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Vickroy's study is unique in its use of trauma, postcolonial, and object relations theories to illuminate the cultural aspects of traumatic experience that shape relationships, identity formation, and the possibilities for symbolization. Vickroy argues that contemporary trauma narratives are indeed personalized responses to this century's emerging awareness of the catastrophic effects on the individual psyche of wars, poverty, colonization, and domestic abuse. She examines these texts as postcolonial attempts to rearticulate the lives and voices of marginalized people, to reject Western conceptions of the autonomous subject, and to recognize the complex negotiations of multicultural social relations.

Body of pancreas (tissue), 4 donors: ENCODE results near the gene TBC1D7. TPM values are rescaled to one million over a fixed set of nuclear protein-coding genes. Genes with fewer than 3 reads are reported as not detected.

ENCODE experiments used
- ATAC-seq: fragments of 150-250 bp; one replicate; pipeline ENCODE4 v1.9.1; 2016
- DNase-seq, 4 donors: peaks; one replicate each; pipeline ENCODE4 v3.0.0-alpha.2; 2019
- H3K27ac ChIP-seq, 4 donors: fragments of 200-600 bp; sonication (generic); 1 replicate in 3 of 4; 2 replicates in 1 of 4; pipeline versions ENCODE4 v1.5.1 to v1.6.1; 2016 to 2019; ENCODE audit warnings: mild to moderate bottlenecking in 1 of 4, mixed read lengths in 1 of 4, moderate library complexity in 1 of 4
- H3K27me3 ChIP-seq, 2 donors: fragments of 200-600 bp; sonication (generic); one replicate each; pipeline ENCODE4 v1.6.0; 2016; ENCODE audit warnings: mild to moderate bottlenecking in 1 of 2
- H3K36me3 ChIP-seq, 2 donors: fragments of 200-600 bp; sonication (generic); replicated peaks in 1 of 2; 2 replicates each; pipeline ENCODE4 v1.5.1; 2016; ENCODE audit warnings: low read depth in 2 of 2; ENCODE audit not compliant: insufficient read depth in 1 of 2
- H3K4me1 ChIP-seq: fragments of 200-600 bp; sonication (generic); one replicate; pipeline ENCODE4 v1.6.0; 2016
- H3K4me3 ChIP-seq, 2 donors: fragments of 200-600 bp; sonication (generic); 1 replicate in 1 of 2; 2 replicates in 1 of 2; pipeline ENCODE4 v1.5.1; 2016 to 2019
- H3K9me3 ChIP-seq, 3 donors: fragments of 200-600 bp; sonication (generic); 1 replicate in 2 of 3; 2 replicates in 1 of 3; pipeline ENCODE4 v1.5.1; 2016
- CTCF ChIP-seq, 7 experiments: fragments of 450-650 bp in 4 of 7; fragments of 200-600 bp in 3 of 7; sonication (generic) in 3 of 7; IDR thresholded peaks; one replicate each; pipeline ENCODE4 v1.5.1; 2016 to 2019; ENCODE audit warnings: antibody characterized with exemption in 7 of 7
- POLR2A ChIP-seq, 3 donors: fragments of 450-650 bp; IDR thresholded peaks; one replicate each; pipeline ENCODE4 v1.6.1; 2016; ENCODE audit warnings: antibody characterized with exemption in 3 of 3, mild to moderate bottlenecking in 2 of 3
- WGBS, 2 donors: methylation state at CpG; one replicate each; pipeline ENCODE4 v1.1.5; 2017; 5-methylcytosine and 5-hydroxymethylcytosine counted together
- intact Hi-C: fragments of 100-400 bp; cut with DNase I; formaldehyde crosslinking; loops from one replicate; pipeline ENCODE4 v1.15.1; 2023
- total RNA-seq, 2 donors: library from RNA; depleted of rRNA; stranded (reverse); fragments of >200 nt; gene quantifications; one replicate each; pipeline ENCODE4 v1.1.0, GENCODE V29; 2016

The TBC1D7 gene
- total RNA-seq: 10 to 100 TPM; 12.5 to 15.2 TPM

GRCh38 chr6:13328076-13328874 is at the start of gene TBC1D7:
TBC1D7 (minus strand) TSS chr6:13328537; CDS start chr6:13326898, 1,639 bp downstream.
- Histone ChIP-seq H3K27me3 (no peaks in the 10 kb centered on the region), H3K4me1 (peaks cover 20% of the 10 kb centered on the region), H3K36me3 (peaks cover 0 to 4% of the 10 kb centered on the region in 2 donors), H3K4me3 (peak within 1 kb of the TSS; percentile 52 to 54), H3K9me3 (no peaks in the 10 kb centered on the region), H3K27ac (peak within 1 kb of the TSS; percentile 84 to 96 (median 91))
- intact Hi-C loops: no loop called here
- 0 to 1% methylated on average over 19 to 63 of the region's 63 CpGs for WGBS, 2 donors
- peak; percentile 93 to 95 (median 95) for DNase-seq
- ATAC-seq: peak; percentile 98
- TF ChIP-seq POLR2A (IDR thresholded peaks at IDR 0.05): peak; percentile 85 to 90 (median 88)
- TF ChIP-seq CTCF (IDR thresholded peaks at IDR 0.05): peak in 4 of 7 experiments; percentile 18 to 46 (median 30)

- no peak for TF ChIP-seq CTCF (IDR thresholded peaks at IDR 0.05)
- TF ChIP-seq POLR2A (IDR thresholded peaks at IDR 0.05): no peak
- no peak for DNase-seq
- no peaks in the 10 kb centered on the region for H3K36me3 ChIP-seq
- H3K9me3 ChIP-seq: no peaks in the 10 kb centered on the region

Trauma is a compelling and evocative topic in the contemporary world and as reflected in its literature. In unraveling trauma's effects, the texts studied in Trauma and Survival in Contemporary Fiction reveal the intricacies of power and the relationship between society's demands and the individual'spsychological well-being.
Laurie Vickroy is Associate Professor of English at Bradley University.
"Vickroy's work offers a substantial contribution to the field of trauma studies, a burgeoning area of discourse that has captured the literary imagination of academic scholars in the past decade." - Suzette Henke, author of Shattered Subjects: Trauma and Testimony in Women's Life-Writing